“Maybe you should sit down for a minute.” He said. Beverly was looking up at him with horror.
“What’s wrong? Is everything ok?” She asked. He just shook his head. He refused to sit. He needed to see each of the babies be delivered.
The second was breech, but her stubby rounded legs told Donald to expect similar results as her tiny body slid out only to be caught up by an enormous head. The doctor gently guided it out. Freakish pink eyes looked around the room. She raised her little rounded wrists in the air and uttered a squall. The doctor handed her off and went in for the last. Oh please, let one be normal, just one. Donald thought.
The last was also a girl, grotesquely large head and green eyes, atrophied body, arms and legs ended without hands or feet. Donald closed his eyes and slumped down into his chair. The babies were whisked away before Beverly was given a chance to see them. She was asking all kinds of worried questions, but Donald couldn’t answer. He sat with his head in his hands. All he had wanted to do was fix things, make it better for Beverly and now he’d tied her to a life time of twenty-four hour care for three special needs children. They’d put Beverly completely to sleep and the room fell silent. No one spoke. The doctor continued his surgery, Donald continued his self-pity party.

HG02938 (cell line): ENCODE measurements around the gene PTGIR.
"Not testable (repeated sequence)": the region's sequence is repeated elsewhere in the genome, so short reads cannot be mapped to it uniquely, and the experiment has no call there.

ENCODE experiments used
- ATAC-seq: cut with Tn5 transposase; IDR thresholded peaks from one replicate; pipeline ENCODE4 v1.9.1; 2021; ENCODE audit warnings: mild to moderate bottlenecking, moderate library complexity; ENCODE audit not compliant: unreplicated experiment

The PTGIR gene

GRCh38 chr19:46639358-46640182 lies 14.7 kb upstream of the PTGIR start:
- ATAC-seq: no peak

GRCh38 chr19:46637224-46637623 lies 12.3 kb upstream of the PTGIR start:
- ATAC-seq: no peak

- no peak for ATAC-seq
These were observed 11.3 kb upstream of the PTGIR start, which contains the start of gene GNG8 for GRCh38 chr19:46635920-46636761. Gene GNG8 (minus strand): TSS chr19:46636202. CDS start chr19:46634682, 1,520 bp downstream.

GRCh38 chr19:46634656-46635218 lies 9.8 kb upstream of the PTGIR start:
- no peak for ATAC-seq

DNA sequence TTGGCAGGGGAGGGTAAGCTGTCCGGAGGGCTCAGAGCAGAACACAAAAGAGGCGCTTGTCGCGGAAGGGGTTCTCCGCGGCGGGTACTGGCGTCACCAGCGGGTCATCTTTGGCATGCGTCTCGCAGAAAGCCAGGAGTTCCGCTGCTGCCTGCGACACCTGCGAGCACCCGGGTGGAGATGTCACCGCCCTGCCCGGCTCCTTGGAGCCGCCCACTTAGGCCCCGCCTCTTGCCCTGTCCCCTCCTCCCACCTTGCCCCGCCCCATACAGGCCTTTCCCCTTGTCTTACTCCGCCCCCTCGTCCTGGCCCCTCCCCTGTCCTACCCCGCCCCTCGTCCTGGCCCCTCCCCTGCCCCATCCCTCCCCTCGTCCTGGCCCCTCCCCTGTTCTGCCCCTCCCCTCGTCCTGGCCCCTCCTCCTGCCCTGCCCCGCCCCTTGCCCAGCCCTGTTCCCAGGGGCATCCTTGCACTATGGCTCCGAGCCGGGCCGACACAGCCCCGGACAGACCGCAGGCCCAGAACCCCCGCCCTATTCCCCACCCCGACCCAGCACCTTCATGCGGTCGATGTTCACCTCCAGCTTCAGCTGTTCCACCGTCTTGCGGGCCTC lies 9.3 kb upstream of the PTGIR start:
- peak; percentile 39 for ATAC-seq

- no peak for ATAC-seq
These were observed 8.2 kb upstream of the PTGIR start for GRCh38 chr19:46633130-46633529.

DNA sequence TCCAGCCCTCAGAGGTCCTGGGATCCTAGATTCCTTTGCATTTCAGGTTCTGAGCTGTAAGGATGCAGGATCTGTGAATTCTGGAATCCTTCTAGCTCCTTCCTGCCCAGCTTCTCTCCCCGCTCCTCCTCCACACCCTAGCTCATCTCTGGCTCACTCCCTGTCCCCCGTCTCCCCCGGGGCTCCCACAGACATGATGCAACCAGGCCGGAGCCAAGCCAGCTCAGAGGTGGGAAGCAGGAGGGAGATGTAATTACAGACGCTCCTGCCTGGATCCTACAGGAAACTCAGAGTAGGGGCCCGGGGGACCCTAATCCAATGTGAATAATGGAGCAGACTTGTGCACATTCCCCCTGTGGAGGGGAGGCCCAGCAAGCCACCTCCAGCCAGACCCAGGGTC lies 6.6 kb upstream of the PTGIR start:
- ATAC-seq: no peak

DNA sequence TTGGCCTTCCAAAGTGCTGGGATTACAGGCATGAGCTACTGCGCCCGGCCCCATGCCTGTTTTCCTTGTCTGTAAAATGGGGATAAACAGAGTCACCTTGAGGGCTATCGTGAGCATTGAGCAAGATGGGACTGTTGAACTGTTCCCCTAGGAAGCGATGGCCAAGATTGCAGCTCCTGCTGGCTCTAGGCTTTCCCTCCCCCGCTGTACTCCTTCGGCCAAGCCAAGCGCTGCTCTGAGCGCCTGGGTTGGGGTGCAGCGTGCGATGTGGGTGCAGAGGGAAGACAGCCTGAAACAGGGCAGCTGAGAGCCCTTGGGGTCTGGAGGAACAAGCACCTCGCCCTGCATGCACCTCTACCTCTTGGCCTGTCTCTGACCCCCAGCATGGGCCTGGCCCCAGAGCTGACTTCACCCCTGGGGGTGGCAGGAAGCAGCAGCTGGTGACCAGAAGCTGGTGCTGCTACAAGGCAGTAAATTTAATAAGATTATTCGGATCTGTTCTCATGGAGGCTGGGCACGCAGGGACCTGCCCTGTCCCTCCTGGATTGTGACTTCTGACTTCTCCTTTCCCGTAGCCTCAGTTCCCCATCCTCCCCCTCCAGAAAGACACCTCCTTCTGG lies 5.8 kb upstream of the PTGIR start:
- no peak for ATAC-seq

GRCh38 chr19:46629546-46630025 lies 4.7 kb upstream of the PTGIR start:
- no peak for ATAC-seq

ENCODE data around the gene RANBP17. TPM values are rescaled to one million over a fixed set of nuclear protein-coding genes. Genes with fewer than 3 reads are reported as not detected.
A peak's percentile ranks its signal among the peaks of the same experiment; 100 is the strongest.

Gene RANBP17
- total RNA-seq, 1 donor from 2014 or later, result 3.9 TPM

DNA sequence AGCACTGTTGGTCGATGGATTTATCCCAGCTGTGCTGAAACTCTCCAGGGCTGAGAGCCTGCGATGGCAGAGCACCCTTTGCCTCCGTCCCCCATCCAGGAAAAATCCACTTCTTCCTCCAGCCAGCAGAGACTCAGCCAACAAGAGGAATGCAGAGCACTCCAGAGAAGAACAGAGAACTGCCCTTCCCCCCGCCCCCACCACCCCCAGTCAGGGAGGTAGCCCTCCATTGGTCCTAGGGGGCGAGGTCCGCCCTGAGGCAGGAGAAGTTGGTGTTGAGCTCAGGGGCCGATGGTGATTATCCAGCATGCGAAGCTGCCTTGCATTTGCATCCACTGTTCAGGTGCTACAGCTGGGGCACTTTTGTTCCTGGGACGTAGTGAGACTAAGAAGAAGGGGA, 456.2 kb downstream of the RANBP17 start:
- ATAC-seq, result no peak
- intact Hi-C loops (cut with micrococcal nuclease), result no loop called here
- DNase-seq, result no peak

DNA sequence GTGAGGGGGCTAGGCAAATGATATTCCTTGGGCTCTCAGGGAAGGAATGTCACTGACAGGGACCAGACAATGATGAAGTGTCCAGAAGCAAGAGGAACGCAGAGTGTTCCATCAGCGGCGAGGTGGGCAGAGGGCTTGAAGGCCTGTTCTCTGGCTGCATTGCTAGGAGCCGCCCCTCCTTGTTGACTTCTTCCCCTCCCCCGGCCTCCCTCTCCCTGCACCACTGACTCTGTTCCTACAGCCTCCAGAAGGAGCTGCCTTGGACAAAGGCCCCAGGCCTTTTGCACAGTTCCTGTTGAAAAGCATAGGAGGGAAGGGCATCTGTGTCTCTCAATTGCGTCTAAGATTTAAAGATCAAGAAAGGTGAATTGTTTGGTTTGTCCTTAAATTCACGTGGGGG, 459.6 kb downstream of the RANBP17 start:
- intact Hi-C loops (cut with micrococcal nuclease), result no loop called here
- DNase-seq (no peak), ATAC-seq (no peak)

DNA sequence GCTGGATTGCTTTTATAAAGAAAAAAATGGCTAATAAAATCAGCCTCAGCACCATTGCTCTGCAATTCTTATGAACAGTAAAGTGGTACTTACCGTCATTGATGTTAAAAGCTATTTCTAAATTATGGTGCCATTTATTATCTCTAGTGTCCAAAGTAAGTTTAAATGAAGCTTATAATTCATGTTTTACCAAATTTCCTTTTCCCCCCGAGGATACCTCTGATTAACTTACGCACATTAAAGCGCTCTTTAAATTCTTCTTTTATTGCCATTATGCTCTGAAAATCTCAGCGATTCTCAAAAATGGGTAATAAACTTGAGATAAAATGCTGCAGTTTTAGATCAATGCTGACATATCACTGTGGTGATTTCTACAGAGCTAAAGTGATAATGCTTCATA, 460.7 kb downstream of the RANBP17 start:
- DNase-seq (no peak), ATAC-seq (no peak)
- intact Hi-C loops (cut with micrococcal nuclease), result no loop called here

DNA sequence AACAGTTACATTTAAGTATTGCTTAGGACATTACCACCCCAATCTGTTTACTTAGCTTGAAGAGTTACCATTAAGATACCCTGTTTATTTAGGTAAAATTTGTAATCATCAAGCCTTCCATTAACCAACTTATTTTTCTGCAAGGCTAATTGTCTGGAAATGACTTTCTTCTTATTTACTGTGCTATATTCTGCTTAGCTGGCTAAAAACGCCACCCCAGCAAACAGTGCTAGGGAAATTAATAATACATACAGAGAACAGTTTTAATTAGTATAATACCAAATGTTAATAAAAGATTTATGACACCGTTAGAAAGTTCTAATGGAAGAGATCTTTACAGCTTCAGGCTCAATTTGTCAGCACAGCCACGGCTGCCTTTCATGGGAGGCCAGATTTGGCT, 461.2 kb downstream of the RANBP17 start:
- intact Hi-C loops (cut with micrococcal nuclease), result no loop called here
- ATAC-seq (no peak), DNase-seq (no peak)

“Mr. Waller? Can you come with me please, there’s something you need to see.” A nurse had her hand on his shoulder. Like a zombie, he stood and followed her to the nursery. She stopped him outside the door. “Now, prepare yourself, this is going to be a shock.”
“I’ve seen them already.” He said, “I know what you have to show me.”
“There’s more.” She said and opened the door. Donald walked in.
His three little girls were hovering above the warmers, blinking at him with their cute but large round eyes. Their hair had been washed and the nurses had done each one’s hair. The little blonde haired, blue-eyed doll had pigtails, the red head a pony tail and the brunette with the emerald eyes had short hair with a little curl out to the side. They flew over to their dad where they stared, blinking cutely. The blonde baby cooed and giggled and blew spit bubbles. They seemed to be fine, and obviously would have no problem getting around without feet. He laughed. It was all going to be ok after all.
“Well, you girls are certainly going to give Mojo, your kitty, a run for his money!” He laughed again. The girls flew happily around his head laughing.